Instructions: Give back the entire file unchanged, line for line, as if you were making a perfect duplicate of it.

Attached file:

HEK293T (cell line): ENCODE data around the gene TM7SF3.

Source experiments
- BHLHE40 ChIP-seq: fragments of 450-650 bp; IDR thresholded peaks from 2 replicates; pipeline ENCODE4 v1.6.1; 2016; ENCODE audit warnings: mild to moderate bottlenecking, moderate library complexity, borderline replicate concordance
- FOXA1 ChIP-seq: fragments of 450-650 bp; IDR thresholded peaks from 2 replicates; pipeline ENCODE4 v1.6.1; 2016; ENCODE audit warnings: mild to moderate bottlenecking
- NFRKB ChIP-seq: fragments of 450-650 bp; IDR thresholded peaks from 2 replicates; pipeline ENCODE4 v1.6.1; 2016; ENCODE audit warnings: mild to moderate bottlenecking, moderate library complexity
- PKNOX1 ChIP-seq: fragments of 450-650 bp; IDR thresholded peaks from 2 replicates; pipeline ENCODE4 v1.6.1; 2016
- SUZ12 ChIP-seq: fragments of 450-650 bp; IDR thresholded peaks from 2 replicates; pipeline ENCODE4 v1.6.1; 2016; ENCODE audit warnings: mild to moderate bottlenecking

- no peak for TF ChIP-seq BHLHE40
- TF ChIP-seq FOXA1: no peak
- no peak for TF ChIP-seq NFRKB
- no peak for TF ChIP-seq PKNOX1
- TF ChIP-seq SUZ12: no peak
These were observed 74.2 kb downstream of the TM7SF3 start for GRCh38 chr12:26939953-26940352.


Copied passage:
HEK293T (cell line): ENCODE data around the gene TM7SF3.

Source experiments
- BHLHE40 ChIP-seq: fragments of 450-650 bp; IDR thresholded peaks from 2 replicates; pipeline ENCODE4 v1.6.1; 2016; ENCODE audit warnings: mild to moderate bottlenecking, moderate library complexity, borderline replicate concordance
- FOXA1 ChIP-seq: fragments of 450-650 bp; IDR thresholded peaks from 2 replicates; pipeline ENCODE4 v1.6.1; 2016; ENCODE audit warnings: mild to moderate bottlenecking
- NFRKB ChIP-seq: fragments of 450-650 bp; IDR thresholded peaks from 2 replicates; pipeline ENCODE4 v1.6.1; 2016; ENCODE audit warnings: mild to moderate bottlenecking, moderate library complexity
- PKNOX1 ChIP-seq: fragments of 450-650 bp; IDR thresholded peaks from 2 replicates; pipeline ENCODE4 v1.6.1; 2016
- SUZ12 ChIP-seq: fragments of 450-650 bp; IDR thresholded peaks from 2 replicates; pipeline ENCODE4 v1.6.1; 2016; ENCODE audit warnings: mild to moderate bottlenecking

- no peak for TF ChIP-seq BHLHE40
- TF ChIP-seq FOXA1: no peak
- no peak for TF ChIP-seq NFRKB
- no peak for TF ChIP-seq PKNOX1
- TF ChIP-seq SUZ12: no peak
These were observed 74.2 kb downstream of the TM7SF3 start for GRCh38 chr12:26939953-26940352.